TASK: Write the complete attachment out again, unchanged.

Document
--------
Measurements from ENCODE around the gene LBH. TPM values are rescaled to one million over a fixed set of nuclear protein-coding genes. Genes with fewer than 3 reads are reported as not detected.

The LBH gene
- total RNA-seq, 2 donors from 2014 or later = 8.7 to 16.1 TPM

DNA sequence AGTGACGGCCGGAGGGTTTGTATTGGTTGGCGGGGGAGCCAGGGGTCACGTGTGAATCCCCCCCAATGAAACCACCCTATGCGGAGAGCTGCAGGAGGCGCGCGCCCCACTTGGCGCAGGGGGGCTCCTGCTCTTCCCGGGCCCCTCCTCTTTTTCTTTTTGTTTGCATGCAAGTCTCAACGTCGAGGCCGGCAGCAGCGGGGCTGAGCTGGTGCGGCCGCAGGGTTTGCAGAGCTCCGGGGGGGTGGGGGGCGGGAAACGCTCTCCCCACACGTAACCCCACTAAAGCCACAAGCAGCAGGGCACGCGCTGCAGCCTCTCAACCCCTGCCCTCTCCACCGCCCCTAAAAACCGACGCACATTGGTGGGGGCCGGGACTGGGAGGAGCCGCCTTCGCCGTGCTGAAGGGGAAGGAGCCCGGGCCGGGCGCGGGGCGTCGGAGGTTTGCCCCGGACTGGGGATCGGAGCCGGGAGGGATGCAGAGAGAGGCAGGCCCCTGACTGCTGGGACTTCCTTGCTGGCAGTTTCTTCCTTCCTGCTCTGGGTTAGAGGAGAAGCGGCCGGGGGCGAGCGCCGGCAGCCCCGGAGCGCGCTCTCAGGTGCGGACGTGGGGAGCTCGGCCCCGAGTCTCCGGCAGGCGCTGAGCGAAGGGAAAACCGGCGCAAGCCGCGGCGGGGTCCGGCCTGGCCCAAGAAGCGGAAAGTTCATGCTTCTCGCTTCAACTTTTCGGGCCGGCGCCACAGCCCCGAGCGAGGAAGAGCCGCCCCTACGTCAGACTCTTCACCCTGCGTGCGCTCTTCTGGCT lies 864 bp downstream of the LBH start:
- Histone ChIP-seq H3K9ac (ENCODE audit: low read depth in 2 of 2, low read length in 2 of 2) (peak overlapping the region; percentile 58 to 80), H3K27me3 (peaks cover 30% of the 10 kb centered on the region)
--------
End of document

Measurements from ENCODE around the gene LBH. TPM values are rescaled to one million over a fixed set of nuclear protein-coding genes. Genes with fewer than 3 reads are reported as not detected.

The LBH gene
- total RNA-seq, 2 donors from 2014 or later = 8.7 to 16.1 TPM

DNA sequence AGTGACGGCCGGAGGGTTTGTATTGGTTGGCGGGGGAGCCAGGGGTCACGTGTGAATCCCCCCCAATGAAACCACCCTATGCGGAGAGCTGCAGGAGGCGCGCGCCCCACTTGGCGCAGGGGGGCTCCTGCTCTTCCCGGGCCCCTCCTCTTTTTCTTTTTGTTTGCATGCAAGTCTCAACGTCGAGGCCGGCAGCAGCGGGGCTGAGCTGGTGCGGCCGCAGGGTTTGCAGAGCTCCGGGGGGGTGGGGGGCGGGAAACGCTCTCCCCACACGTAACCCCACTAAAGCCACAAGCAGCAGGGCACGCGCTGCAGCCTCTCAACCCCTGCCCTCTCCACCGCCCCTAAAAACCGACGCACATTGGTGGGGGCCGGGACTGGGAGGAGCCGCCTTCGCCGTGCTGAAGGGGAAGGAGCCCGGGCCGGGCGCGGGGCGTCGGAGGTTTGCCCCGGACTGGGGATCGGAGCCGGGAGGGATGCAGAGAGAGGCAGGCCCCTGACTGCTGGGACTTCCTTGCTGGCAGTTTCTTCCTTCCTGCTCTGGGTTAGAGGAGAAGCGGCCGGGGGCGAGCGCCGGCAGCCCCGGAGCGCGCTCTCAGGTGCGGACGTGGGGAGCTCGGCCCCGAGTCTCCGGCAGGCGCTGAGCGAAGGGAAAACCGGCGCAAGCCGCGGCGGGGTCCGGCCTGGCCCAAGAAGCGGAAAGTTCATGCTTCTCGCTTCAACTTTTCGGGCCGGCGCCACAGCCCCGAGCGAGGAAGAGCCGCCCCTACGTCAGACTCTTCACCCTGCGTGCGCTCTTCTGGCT lies 864 bp downstream of the LBH start:
- Histone ChIP-seq H3K9ac (ENCODE audit: low read depth in 2 of 2, low read length in 2 of 2) (peak overlapping the region; percentile 58 to 80), H3K27me3 (peaks cover 30% of the 10 kb centered on the region)